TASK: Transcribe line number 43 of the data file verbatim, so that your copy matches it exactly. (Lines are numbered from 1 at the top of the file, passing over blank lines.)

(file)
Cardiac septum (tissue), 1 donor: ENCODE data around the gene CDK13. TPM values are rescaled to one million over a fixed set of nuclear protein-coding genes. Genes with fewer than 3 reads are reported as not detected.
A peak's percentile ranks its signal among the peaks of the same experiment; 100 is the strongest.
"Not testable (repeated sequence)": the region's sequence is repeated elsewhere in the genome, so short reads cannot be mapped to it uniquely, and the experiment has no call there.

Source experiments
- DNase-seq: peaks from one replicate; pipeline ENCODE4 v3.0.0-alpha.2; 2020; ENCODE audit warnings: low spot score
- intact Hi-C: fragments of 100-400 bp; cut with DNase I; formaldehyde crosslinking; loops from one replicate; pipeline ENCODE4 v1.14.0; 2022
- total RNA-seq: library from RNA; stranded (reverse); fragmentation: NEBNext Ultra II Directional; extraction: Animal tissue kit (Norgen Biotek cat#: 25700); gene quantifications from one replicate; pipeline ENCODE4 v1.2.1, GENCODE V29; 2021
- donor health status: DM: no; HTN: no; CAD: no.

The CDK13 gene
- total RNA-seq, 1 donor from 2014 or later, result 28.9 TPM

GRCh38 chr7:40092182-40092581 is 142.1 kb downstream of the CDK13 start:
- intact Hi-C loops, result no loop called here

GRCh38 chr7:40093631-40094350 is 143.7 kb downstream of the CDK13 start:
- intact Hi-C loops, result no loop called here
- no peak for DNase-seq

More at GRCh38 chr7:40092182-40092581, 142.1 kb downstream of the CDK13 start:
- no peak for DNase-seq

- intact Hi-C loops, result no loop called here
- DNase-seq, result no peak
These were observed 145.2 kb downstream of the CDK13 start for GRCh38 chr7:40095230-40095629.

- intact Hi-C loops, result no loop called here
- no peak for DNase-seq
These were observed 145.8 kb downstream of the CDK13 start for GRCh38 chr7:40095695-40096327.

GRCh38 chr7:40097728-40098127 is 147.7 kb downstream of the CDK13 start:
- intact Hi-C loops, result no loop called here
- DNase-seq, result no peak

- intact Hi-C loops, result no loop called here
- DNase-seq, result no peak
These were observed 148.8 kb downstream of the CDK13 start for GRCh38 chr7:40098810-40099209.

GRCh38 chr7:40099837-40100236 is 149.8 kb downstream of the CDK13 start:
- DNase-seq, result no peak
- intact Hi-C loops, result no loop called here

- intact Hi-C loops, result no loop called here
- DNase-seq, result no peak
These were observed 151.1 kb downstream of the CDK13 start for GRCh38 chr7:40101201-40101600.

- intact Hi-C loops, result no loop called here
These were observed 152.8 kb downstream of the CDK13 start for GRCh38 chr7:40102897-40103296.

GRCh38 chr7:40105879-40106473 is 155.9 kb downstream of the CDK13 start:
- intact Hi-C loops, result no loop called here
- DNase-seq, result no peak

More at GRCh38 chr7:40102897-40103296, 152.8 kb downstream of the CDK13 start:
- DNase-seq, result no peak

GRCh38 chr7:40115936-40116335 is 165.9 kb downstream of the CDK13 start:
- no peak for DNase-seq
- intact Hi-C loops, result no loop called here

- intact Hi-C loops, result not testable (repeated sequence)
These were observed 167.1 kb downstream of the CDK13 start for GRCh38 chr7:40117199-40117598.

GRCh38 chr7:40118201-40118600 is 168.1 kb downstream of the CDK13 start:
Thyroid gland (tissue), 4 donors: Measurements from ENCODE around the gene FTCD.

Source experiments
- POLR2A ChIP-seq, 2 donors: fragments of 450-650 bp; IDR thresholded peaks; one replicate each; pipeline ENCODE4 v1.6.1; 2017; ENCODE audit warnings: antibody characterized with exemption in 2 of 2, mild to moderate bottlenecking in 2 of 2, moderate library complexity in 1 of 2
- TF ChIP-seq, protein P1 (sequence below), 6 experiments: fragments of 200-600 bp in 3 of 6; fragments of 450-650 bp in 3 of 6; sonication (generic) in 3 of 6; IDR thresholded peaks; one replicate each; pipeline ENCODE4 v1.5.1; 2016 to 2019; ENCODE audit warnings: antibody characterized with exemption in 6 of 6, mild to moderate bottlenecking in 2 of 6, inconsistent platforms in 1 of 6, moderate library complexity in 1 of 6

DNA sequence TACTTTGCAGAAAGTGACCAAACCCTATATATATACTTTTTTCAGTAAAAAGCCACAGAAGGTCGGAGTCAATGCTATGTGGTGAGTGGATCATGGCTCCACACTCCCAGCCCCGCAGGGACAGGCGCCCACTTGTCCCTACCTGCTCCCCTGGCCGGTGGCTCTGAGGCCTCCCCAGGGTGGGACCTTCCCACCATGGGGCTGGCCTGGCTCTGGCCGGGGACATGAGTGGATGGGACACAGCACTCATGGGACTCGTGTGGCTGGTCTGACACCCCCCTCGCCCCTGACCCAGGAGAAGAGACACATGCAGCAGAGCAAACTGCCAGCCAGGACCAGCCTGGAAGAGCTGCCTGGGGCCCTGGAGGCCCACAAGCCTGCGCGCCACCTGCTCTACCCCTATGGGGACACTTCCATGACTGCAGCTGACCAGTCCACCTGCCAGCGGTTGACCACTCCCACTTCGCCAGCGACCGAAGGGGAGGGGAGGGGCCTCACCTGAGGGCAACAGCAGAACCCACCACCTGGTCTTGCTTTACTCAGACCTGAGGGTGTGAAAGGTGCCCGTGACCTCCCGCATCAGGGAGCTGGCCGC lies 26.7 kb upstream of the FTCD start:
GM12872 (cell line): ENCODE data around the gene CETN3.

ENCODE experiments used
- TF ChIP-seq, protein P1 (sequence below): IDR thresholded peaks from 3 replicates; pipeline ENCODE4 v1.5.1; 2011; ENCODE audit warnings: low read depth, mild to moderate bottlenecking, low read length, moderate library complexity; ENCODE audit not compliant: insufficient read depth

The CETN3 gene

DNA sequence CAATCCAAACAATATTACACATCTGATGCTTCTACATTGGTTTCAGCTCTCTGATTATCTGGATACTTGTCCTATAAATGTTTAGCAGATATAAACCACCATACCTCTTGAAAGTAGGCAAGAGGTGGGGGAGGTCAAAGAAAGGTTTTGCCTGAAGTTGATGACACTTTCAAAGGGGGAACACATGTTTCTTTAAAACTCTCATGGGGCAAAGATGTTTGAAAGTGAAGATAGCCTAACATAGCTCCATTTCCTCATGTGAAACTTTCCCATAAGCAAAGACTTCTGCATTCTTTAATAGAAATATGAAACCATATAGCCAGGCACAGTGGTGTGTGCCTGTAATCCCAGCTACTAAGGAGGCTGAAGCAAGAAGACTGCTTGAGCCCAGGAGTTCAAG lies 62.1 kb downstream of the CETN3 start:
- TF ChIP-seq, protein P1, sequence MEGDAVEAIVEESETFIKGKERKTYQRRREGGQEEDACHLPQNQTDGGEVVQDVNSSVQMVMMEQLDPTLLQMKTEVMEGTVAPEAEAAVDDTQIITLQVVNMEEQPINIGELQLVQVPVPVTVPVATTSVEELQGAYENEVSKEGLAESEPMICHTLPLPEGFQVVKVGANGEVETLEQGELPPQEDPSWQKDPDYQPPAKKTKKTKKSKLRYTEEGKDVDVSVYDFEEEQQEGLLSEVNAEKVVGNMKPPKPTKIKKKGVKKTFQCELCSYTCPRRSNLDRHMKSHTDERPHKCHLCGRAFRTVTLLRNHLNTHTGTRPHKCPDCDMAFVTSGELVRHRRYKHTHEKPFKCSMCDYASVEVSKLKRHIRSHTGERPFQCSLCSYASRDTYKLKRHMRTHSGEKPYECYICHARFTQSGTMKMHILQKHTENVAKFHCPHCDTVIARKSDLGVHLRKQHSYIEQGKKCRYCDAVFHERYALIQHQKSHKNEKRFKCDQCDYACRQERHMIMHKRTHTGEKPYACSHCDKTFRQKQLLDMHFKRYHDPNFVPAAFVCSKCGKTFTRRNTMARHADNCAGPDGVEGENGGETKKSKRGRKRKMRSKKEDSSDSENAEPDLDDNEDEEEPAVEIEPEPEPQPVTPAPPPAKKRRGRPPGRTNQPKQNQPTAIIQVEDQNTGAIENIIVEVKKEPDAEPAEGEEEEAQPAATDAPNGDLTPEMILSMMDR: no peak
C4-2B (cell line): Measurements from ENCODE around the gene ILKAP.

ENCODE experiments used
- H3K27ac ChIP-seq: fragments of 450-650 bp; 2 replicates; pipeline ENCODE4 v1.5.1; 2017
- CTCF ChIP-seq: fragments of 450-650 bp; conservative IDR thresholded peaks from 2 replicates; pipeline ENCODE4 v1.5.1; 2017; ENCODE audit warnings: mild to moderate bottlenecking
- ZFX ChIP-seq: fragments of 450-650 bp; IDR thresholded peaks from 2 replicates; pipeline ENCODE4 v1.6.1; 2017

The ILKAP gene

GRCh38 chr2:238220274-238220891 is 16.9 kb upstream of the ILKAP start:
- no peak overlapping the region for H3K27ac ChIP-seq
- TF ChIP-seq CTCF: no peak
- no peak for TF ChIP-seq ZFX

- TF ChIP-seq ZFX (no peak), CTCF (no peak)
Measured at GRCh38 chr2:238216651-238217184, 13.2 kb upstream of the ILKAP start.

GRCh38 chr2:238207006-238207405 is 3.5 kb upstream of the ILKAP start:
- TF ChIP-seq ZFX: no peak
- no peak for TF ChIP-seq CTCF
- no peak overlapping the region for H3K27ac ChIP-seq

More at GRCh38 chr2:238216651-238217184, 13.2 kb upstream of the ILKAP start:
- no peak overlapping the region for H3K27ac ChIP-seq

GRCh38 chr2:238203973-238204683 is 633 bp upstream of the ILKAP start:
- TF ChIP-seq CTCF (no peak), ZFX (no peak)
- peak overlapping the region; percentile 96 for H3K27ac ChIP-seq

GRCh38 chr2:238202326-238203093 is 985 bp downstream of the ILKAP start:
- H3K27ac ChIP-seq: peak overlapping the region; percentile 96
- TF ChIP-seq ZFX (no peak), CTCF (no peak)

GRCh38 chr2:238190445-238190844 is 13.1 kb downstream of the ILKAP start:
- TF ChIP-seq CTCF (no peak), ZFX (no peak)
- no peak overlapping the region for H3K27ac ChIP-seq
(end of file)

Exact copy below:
GRCh38 chr7:40115936-40116335 is 165.9 kb downstream of the CDK13 start: